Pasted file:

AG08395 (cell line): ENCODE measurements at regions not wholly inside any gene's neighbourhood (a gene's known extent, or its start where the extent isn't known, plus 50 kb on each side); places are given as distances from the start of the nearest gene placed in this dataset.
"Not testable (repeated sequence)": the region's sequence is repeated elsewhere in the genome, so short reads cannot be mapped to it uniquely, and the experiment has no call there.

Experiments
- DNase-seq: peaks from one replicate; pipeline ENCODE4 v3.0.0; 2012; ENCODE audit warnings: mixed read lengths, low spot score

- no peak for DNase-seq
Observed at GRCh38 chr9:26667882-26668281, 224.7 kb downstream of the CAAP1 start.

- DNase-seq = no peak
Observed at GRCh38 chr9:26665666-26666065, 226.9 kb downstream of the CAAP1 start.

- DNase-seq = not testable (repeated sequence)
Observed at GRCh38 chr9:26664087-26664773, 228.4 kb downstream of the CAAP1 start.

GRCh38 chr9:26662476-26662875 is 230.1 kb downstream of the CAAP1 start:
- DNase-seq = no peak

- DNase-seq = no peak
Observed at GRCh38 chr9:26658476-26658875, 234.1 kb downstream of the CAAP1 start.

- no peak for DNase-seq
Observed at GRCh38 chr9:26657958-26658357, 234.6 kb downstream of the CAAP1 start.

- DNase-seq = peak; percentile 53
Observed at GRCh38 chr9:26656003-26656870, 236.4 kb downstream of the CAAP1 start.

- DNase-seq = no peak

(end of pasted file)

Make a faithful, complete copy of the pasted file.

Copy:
AG08395 (cell line): ENCODE measurements at regions not wholly inside any gene's neighbourhood (a gene's known extent, or its start where the extent isn't known, plus 50 kb on each side); places are given as distances from the start of the nearest gene placed in this dataset.
"Not testable (repeated sequence)": the region's sequence is repeated elsewhere in the genome, so short reads cannot be mapped to it uniquely, and the experiment has no call there.

Experiments
- DNase-seq: peaks from one replicate; pipeline ENCODE4 v3.0.0; 2012; ENCODE audit warnings: mixed read lengths, low spot score

- no peak for DNase-seq
Observed at GRCh38 chr9:26667882-26668281, 224.7 kb downstream of the CAAP1 start.

- DNase-seq = no peak
Observed at GRCh38 chr9:26665666-26666065, 226.9 kb downstream of the CAAP1 start.

- DNase-seq = not testable (repeated sequence)
Observed at GRCh38 chr9:26664087-26664773, 228.4 kb downstream of the CAAP1 start.

GRCh38 chr9:26662476-26662875 is 230.1 kb downstream of the CAAP1 start:
- DNase-seq = no peak

- DNase-seq = no peak
Observed at GRCh38 chr9:26658476-26658875, 234.1 kb downstream of the CAAP1 start.

- no peak for DNase-seq
Observed at GRCh38 chr9:26657958-26658357, 234.6 kb downstream of the CAAP1 start.

- DNase-seq = peak; percentile 53
Observed at GRCh38 chr9:26656003-26656870, 236.4 kb downstream of the CAAP1 start.

- DNase-seq = no peak